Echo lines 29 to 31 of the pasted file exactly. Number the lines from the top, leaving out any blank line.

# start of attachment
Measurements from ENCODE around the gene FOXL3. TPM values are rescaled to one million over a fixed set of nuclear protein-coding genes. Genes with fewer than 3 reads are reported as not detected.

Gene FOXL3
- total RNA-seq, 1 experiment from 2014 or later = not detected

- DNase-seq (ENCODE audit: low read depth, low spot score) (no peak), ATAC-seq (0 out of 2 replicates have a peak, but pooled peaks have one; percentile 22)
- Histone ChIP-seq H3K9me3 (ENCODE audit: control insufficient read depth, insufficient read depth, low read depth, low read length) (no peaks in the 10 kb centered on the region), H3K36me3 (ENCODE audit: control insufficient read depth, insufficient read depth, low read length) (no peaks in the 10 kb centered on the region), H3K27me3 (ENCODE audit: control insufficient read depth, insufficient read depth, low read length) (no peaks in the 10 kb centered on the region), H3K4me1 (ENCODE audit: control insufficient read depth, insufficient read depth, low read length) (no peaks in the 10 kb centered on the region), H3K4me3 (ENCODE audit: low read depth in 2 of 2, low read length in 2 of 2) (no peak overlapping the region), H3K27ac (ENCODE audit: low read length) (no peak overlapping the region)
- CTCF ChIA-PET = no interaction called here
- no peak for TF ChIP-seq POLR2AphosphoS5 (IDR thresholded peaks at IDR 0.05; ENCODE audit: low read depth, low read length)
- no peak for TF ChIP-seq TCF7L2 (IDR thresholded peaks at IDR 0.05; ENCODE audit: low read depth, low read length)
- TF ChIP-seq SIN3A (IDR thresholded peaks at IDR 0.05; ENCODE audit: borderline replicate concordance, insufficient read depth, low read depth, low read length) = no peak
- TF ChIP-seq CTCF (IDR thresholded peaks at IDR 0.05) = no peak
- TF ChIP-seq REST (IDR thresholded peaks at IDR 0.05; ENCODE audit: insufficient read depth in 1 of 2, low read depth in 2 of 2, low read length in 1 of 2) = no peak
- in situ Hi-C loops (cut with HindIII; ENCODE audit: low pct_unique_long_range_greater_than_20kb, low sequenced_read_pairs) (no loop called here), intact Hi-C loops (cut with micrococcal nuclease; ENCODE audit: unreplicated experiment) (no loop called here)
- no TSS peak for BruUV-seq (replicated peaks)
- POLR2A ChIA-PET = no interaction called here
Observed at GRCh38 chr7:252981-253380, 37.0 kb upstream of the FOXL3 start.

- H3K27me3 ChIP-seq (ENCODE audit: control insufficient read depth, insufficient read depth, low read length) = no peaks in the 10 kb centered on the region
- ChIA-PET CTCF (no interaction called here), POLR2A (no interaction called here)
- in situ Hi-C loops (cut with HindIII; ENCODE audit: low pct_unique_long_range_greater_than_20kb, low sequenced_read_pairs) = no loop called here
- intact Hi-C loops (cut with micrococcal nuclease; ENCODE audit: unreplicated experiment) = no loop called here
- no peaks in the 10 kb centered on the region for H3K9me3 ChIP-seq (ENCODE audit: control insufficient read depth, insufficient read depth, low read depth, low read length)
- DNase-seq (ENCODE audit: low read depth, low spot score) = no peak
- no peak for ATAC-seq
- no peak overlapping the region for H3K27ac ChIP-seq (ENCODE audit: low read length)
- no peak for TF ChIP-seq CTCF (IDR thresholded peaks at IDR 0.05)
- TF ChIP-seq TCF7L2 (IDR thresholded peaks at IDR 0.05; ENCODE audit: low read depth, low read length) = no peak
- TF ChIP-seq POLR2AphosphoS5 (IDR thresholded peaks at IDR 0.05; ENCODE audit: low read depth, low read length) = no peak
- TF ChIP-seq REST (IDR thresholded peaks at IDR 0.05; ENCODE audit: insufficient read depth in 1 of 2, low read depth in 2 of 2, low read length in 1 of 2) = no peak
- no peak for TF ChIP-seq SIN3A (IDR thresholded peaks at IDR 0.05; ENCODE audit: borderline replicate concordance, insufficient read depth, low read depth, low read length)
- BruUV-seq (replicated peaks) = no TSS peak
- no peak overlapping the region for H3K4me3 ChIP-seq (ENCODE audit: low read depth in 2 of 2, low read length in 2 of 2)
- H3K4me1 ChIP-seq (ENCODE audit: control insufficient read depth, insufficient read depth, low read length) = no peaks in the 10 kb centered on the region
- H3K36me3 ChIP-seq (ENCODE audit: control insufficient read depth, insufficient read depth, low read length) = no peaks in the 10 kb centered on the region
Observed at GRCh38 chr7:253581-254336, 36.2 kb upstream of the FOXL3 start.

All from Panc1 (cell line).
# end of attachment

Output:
- BruUV-seq (replicated peaks) = no TSS peak
- no peak overlapping the region for H3K4me3 ChIP-seq (ENCODE audit: low read depth in 2 of 2, low read length in 2 of 2)
- H3K4me1 ChIP-seq (ENCODE audit: control insufficient read depth, insufficient read depth, low read length) = no peaks in the 10 kb centered on the region